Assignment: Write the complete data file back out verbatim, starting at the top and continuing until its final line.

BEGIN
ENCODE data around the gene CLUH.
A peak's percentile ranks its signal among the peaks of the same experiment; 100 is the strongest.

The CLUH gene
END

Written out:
ENCODE data around the gene CLUH.
A peak's percentile ranks its signal among the peaks of the same experiment; 100 is the strongest.

The CLUH gene